One of the first things I got into when I started this journey was vegan leather. I knew little about it, but the fact that it was cruelty-free and had the word ‘vegan’ on it seemed just enough for me. Well, it didn’t take me long until I learned that choosing vegan leather can be tricky and YES, far from ethical too.
I read this article in The Sydney Morning Herald and many others after that, which made me realize that understanding the label is crucial. Most vegan leather brands rely on cheap synthetic materials such as PU or PVC (polyurethane), which doesn’t biodegrade and it’s highly toxic for the environment. It also can’t be recycled.
But, like in every industry, we can’t judge all just because a few dared to play with our integrity or took advantage of our ignorance. There are also ethical brands out there (like Matt & Nat who have been making gorgeous vegan leather bags since 1995) that are using the rightful materials.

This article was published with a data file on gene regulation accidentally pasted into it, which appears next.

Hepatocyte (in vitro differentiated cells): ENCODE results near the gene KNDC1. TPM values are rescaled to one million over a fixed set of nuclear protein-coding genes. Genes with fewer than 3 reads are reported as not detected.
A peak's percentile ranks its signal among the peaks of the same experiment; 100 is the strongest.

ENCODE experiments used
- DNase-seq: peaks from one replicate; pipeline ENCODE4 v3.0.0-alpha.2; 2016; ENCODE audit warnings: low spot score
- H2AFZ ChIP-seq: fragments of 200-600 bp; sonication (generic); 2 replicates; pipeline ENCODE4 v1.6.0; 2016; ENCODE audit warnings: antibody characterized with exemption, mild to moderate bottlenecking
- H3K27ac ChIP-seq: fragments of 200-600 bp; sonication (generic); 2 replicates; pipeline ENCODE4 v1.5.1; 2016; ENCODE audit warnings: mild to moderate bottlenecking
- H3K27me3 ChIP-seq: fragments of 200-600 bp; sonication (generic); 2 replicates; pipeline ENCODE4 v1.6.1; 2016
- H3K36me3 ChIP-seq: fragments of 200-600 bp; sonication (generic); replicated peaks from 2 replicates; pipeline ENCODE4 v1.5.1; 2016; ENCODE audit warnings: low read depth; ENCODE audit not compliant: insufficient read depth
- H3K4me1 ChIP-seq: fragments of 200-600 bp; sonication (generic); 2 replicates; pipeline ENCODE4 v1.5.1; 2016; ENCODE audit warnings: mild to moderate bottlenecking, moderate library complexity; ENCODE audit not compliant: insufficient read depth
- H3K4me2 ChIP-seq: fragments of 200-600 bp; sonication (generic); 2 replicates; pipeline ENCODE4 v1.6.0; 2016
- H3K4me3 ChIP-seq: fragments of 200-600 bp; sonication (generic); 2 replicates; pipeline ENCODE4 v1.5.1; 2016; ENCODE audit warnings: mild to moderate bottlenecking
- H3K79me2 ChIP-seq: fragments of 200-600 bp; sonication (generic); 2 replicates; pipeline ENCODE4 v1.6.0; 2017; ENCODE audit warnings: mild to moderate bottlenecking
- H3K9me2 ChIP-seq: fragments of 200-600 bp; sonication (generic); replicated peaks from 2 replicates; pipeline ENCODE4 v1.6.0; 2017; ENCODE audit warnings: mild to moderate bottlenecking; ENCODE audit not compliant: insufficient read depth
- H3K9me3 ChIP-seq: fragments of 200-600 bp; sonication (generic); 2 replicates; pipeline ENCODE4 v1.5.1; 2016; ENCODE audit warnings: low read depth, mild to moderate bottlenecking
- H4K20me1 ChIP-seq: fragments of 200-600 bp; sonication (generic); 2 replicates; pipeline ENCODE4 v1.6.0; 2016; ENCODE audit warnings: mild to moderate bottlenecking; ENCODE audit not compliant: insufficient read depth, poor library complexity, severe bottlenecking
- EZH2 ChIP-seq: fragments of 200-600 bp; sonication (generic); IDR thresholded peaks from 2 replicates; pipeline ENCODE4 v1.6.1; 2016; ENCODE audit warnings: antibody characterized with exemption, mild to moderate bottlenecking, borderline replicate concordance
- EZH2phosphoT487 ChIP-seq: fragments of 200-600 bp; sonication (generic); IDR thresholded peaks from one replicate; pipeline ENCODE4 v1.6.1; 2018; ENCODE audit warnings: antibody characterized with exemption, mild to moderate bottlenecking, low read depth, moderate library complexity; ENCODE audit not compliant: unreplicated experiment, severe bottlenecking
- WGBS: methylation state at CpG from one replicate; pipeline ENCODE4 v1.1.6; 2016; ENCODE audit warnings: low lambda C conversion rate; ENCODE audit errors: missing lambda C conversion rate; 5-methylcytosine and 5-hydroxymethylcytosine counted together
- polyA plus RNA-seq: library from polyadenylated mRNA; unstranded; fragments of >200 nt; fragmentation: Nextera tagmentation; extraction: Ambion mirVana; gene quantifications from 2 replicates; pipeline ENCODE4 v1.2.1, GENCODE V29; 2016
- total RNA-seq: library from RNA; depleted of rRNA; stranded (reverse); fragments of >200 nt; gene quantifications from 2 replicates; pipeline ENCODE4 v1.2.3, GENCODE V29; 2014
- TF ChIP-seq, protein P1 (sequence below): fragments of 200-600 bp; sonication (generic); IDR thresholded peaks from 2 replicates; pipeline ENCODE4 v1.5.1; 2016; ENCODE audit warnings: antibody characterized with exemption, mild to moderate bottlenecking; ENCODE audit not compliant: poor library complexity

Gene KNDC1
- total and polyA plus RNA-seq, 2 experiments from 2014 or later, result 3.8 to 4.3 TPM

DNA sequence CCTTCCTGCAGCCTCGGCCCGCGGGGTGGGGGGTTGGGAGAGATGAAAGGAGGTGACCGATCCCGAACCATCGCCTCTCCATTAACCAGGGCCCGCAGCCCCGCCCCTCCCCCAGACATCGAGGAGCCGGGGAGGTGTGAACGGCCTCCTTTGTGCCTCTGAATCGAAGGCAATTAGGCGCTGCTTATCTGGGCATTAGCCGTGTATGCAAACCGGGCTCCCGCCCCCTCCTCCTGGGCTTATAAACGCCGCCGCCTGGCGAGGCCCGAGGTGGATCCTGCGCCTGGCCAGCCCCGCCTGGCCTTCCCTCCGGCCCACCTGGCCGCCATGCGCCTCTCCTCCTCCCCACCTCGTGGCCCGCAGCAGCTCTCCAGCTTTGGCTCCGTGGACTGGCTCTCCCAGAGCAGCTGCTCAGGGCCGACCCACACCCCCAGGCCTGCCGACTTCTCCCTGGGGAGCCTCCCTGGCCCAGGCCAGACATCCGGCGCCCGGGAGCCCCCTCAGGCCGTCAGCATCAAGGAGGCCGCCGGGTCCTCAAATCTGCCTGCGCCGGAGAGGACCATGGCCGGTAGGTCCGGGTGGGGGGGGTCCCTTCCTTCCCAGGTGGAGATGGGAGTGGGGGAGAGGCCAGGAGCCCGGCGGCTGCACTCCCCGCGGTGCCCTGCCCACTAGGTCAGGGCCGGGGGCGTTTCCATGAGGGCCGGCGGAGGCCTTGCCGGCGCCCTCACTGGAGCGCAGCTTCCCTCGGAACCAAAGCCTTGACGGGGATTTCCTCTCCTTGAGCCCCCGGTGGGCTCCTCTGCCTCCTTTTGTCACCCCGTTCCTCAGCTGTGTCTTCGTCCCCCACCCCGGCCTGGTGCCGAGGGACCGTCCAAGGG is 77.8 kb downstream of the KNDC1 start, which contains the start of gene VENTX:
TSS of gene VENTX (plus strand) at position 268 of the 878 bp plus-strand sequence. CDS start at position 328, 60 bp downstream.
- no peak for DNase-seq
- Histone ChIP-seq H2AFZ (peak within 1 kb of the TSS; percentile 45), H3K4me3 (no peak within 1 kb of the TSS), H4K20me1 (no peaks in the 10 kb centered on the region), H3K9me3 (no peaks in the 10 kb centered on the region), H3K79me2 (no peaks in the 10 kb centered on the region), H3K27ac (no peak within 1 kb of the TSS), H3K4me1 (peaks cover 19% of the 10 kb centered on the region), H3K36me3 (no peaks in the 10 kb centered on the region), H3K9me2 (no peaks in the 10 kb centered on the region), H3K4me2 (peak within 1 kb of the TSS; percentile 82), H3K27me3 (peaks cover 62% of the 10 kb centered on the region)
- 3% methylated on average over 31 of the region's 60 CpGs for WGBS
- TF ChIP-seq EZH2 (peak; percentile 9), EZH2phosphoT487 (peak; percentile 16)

It’s clear the misinformation has left us in a jam. And if you’ve been buying vegan or faux leather as a conscious decision for the environment, I’m sorry to tell you that you’ve might also been led astray.
Now, you might be asking yourself how are you gonna be able to identify what’s ethical or unethical? Well, mastering a little leather language can be the best way to make the right purchase decisions. Remember, knowledge is power so don’t get caught by the critical nuances on the label.
How to decipher a ‘vegan’ leather label:
Microfiber vegan leather – It can be identified on the label by PU or PVC and, like explained before, these are among the most polluting materials on the planet. So if you see this on a label don’t buy the product under any circumstances.
Natural vegan leather – With no doubt, the best option right now. Look for words such as cork, barkcloth, vegetan, lorica, glazed organic cotton, waxed cotton, paper or cardboard on the label.
Another idea could be trying the products made from Piñatex™, which is a sustainable alternative of leather made out of pineapple leaves. It can’t get more natural than that!
After all, being a conscious consumer means being curious and interested on what’s behind every product we buy, isn’t it? The more we learn, the less we’ll get caught in the ambiguity of labels.